Alonso’s parting conversation keeps coming back to me, and I wonder just what I aught to be prepared for, and who the hell she is. I keep trying to make sense out of whatever it was that happened between Talia and me, whatever it was that happened in my head, or in my imagination, or wherever it was. None of it makes any sense. But what I do feel is a sense of heightened expectation, as though something important, something that I need to do or know, is about to happen. But then again, perhaps it is nothing more than my overactive imagination exerting itself a little more than usual.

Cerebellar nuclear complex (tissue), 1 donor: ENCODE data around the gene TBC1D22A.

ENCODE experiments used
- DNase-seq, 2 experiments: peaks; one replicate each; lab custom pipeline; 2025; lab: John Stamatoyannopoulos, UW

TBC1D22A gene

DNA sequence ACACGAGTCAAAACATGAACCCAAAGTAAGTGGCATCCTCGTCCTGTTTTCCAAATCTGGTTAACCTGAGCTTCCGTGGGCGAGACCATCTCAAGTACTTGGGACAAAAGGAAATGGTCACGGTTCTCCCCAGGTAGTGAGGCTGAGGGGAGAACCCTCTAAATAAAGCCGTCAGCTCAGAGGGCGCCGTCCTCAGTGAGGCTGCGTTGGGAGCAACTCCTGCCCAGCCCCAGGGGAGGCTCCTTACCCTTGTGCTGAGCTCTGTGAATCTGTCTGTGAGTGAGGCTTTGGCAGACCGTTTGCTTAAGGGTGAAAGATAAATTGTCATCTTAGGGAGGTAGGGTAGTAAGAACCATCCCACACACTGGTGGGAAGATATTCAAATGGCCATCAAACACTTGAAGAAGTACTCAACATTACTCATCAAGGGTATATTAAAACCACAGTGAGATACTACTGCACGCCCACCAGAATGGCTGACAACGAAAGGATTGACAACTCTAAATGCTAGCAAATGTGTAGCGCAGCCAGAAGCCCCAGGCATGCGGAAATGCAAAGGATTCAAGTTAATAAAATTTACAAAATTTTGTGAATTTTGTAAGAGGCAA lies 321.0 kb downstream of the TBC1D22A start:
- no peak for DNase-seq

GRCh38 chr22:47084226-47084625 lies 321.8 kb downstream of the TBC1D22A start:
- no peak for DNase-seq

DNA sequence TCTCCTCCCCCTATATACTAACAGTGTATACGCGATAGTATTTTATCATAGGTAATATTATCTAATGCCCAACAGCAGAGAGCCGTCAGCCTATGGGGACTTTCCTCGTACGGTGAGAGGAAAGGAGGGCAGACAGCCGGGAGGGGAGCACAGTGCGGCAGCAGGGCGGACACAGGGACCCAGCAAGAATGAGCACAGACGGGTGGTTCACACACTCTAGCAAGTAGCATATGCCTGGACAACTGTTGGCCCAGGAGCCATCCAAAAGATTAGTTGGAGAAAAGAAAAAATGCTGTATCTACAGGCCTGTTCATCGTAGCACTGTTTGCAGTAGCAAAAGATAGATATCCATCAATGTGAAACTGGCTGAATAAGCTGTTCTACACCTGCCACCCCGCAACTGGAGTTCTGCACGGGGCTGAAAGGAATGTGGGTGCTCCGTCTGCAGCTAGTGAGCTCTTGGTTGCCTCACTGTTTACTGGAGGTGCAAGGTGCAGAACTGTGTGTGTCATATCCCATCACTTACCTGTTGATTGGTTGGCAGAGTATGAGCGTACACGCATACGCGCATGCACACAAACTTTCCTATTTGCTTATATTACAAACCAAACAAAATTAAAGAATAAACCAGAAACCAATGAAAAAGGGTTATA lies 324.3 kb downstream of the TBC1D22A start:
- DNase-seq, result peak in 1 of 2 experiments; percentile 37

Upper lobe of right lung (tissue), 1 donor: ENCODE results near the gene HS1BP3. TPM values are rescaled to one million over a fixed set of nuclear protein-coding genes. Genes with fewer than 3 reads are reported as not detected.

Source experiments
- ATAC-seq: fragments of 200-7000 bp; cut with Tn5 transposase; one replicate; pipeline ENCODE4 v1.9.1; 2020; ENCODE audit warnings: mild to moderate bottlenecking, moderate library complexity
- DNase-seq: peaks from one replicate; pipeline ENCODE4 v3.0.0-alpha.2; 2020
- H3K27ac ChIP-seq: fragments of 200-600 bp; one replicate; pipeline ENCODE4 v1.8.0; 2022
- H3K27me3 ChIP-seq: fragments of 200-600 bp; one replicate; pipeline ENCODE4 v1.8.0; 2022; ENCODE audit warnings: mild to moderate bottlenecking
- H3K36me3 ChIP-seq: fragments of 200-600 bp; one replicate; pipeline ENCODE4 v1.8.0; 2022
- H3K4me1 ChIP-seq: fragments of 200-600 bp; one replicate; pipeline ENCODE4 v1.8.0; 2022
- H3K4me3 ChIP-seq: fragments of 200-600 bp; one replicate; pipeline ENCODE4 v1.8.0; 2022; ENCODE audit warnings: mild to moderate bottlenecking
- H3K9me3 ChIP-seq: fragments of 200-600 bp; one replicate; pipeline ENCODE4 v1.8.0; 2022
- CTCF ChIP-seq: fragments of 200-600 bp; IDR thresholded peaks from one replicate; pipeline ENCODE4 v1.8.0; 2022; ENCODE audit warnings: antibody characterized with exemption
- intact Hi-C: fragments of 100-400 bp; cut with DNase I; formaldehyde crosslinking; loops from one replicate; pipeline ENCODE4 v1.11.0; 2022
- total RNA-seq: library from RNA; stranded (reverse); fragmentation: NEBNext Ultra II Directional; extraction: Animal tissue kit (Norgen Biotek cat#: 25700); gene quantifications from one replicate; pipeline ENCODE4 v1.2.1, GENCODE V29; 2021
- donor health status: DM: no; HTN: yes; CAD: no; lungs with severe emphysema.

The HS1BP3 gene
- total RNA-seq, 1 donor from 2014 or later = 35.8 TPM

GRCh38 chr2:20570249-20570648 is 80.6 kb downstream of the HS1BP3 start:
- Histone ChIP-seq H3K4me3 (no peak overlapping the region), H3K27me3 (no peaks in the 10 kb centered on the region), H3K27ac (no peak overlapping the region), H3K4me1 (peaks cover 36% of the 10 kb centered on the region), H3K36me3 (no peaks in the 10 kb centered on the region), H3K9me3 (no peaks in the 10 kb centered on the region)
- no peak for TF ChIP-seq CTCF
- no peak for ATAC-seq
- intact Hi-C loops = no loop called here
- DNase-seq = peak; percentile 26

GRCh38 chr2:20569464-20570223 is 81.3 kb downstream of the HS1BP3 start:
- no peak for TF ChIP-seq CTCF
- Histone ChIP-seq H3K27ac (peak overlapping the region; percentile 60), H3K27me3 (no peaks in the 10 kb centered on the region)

I now know who she is. I wouldn’t say that Magda Gardener has exactly become my friend. No one would say that about Magda Gardener, but I would say that as she guides me to the stories I’m compelled to tell – the story of Susan and Michael, the story of Mr. Graves and Samantha, she gives me little glimpses of herself – I don’t know if that is on purpose or inadvertent, but it doesn’t matter. What I have learned is that Alonso and Talia were right to fear her. Why I don’t know is why, in all the world, she chose me to write the stories of her Consortium. As those stories unfold, I’m not sure whether to be excited and flattered that I have been chosen, or to be terrified as each story reveals more of her own darkness. You, dear readers, will have to be the judge, and Alonso and Reese’s story is just the beginning.